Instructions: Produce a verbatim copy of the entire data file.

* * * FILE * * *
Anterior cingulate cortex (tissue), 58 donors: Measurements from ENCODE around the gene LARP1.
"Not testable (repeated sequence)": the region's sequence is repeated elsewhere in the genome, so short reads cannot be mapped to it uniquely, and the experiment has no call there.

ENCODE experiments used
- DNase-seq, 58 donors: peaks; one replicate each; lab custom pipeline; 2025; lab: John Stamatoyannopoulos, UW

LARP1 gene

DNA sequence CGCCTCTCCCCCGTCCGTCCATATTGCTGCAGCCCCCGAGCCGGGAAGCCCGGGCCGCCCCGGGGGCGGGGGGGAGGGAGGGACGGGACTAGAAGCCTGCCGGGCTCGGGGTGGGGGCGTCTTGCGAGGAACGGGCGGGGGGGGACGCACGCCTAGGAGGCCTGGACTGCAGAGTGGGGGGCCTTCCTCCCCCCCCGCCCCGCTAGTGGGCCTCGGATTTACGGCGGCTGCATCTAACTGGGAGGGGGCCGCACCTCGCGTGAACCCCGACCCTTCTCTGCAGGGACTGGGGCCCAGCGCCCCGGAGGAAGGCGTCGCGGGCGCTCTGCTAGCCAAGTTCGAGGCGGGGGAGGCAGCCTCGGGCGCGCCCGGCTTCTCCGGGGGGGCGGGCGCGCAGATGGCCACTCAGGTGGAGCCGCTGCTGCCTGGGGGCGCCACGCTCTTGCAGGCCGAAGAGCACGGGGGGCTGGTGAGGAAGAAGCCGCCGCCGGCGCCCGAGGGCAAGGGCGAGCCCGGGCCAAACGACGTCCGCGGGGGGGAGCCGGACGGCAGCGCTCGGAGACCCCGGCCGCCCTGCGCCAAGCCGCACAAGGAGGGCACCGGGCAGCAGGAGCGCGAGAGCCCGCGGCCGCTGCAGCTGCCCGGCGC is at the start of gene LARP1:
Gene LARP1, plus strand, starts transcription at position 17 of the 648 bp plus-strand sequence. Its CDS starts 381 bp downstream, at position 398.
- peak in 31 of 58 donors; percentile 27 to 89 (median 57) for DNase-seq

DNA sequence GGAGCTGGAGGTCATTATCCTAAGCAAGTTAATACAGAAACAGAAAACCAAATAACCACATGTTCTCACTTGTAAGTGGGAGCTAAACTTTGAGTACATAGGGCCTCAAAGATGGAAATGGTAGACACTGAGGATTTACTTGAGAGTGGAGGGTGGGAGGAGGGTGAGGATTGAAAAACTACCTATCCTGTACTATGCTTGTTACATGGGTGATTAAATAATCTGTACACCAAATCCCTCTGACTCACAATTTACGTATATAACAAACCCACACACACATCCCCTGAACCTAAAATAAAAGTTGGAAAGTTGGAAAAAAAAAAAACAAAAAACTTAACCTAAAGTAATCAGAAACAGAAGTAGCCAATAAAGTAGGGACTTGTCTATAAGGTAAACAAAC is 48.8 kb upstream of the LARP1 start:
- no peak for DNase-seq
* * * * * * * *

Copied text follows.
Anterior cingulate cortex (tissue), 58 donors: Measurements from ENCODE around the gene LARP1.
"Not testable (repeated sequence)": the region's sequence is repeated elsewhere in the genome, so short reads cannot be mapped to it uniquely, and the experiment has no call there.

ENCODE experiments used
- DNase-seq, 58 donors: peaks; one replicate each; lab custom pipeline; 2025; lab: John Stamatoyannopoulos, UW

LARP1 gene

DNA sequence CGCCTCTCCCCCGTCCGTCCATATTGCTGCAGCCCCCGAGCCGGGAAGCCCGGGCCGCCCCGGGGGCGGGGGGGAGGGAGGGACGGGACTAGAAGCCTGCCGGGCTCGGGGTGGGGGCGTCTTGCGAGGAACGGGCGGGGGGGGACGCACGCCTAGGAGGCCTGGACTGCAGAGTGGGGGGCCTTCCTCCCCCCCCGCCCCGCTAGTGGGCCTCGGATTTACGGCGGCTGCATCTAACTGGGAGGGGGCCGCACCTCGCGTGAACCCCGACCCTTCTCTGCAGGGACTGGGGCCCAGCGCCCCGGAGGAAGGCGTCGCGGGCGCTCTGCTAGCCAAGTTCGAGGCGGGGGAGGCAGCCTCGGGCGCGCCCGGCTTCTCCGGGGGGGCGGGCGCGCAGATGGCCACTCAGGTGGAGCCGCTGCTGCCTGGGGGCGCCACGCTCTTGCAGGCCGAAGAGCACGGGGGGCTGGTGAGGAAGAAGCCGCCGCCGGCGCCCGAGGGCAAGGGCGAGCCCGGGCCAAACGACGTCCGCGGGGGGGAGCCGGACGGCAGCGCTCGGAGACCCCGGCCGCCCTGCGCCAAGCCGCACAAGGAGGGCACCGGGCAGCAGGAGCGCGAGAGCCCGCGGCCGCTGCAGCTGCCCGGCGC is at the start of gene LARP1:
Gene LARP1, plus strand, starts transcription at position 17 of the 648 bp plus-strand sequence. Its CDS starts 381 bp downstream, at position 398.
- peak in 31 of 58 donors; percentile 27 to 89 (median 57) for DNase-seq

DNA sequence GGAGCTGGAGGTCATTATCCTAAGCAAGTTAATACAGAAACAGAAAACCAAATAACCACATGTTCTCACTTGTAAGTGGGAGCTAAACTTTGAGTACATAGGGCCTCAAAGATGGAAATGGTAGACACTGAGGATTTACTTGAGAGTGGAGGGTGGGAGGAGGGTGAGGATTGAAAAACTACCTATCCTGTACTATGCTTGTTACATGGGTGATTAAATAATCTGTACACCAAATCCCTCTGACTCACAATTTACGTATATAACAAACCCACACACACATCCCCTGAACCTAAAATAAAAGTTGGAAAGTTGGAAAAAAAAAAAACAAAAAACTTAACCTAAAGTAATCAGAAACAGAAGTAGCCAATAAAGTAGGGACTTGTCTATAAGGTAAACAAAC is 48.8 kb upstream of the LARP1 start:
- no peak for DNase-seq